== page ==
World’s Tallest Railway Bridge – Chenab Bridge

Written by Harsh Sharma

Construction is an important part of any country’s infrastructure and industrial growth. In India, construction is the second main economic activity after agriculture. Our blooming communications sector is fuelling demand for all kinds of construction equipment. Our country’s economic growth and trade are based on transport. No production can take place unless and until such as raw materials, labor, and fuel can be moved to and from different locations. And for this, the development of the transportation is necessary. And for the transportation purposes, the Railways is the most essential and most reliable means of transportation huge masses of raw materials and also connecting the various parts of the country. India,with its huge topographical variations, including the hilly areas of Himalayas to the barrens of the Thar deserts to the deccan plateau in the southern India, presents a big challenge for the transportation.

A big challenge was faced by the engineers during the construction of the railway line in Jammu and Kashmir between the Udhampur to Baramulla. This railway track is proposed to consist of a huge number of the tunnels and bridges which is to be implemented in highly rugged and mountainous region. The alignment crosses a deep gorge of the Chenab river, that necessitates the construction of the long span bridge whose height is approximately five times the height of the QutubMinar.

Chenab Bridge project started in 2004 and was proposed to be completed in December 2009. However, in September 2008, due to the safety reasons the bridge project was cancelled. But the work restarted in the 2010 and was proposed to be completed in 2015. Yet, there were many hurdles faced by the engineers in the construction of this bridge.

An official committee headed by E Shreedharan expressed serious concern about the stability of the structure since this area is earthquake prone and construction in this much height in the seismic active area is a huge risk itself.

The Chenab bridge has a total length of about 1315 m. It is an arch bridge and the span of the arch is 469 m across the Chenab river. The height of the bridge is about 359 m above the river bed of the Chenab river which is approximately 5 times the height of QutubMinar and 39 metres taller than the Eiffel Tower of Paris. Once constructed, it will become the tallest railway bridge of the world, breaking the present record of the France’s Tarn river railwaywhich is about 340 metres high from the river bed.

The approximated cost of this mega structure is about Rs. 650 crores. And it needed about 25,000 million tonnes of steel in the construction of this bridge. The bridge is to be constructed considering various parameters that are unique. The some of the considerations are high wind forces on this much height, the location of the bridge in the highly seismic zone of the country, possibility of the terrorists attacks, provisions for the future attacks and the continuous monitoring systems etc.

The main span of the bridge will be an arch which is made of the steel trusses. The chords of the trusses will be sealed steel boxes, filled with concrete to assist in controlling the wind-induced forces on the bridge. The boxes will be stiffened internally. Also a great emphasis is laid on the structural response to the wind forces. For this various wind load tests had been conducted in the Force Laboratory in Denmark.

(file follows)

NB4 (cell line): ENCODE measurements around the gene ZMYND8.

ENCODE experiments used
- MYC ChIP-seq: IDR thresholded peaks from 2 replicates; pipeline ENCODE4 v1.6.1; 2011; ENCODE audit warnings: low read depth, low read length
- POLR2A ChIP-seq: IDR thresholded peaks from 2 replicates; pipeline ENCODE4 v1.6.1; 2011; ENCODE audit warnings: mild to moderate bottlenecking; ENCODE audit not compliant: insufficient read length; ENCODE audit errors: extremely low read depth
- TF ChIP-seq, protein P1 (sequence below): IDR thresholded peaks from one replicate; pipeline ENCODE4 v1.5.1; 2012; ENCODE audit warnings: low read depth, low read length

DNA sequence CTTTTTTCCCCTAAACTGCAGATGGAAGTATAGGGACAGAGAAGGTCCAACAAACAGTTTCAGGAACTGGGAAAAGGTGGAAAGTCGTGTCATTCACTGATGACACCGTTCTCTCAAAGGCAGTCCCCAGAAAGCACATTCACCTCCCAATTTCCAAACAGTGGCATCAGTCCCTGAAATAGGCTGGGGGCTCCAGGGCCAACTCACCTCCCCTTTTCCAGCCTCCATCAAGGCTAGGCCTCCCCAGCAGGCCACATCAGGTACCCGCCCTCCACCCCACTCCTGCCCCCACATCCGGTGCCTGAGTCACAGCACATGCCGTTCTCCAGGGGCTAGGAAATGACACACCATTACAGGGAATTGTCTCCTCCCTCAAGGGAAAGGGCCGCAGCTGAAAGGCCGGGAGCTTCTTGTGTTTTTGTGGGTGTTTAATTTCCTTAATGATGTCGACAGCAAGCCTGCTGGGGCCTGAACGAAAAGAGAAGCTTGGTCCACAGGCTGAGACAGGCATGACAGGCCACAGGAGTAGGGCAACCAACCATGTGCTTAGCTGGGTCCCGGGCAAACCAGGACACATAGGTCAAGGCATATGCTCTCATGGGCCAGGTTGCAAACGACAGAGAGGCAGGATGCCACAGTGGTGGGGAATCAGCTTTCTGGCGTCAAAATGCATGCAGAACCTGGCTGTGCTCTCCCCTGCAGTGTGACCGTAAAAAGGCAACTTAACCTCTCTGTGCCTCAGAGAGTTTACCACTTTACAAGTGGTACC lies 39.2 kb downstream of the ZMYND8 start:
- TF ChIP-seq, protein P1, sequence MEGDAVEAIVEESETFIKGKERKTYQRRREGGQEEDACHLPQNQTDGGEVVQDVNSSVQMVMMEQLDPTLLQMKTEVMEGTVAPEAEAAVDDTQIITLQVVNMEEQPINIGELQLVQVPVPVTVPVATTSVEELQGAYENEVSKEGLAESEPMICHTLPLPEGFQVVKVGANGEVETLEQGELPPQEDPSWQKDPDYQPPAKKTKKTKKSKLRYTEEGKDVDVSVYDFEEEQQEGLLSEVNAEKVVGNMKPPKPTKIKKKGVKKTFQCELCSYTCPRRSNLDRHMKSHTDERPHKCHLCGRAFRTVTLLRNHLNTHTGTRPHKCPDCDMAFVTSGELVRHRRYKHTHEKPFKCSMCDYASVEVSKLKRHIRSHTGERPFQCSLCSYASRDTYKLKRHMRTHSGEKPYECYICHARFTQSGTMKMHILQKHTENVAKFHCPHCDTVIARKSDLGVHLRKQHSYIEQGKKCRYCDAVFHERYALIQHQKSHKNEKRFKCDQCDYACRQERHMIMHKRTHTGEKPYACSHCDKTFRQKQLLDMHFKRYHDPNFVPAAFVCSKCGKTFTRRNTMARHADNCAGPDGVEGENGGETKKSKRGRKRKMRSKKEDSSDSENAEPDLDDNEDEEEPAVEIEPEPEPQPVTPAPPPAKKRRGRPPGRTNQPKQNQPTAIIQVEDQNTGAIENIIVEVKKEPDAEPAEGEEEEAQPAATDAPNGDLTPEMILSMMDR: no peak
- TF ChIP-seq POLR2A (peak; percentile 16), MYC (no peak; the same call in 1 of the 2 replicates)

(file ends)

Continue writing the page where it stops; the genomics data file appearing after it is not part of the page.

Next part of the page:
Arch Design

The arch and the arch piers are being made from large steel trusses. The chord of trusses and the diagonal were made of the shape of the sealed steel boxes and all the other members including the secondary members are made of circular shape. In the arch portion, the superstructure is supported on the steel piers with a height of upto 120 metres.

Construction Innovation

Bridges all over the world are incrementally launched either on the straight alignment or on the curved alignment of uniform radius. The bridges are never incrementally launched from one end when the bridge is partially straight and partially curved and more so when the bridge is on the transition curve of varying radius. The deck on the viaduct of the Chenab is partially in straight and partially in circular and transitional curve. This is the first time that the incremental launching is attempted on the transitional curve. The arch span is to be constructed using the cable cranes, the largest cranes ever used.

Safety Measures

The bridge is constructed for the heavy wind pressure and the earth quake zone IV as per relevant IS codes. IIT Roorkeehas also played an important role in conducting the tests. Bridge is designed for the blast loading as per IS 4991-1968 and contact blast load on the deck of the arch. Bridge is provided with various alarming systems such as anemometers, accelerometers, temperature monitors, central control to monitor the induced strains due to wind and seismic loads through computerized systems with automatic comparison with permitted limits in the design. The paint used is also Akzonobel’scorrosion resistant paint that lasts for 15 years.

The Chenab Bridge will be the biggest and highest railway arch bridge with the longest span ever built in the world. Its design offers great challenges but they will be more demanding before the gap between the main arch halves is filled. The project once completed, will be a feather in the cap of Indian and International engineers, for having built the tallest bridge in the world in a geologically active area and with peculiar functional demands.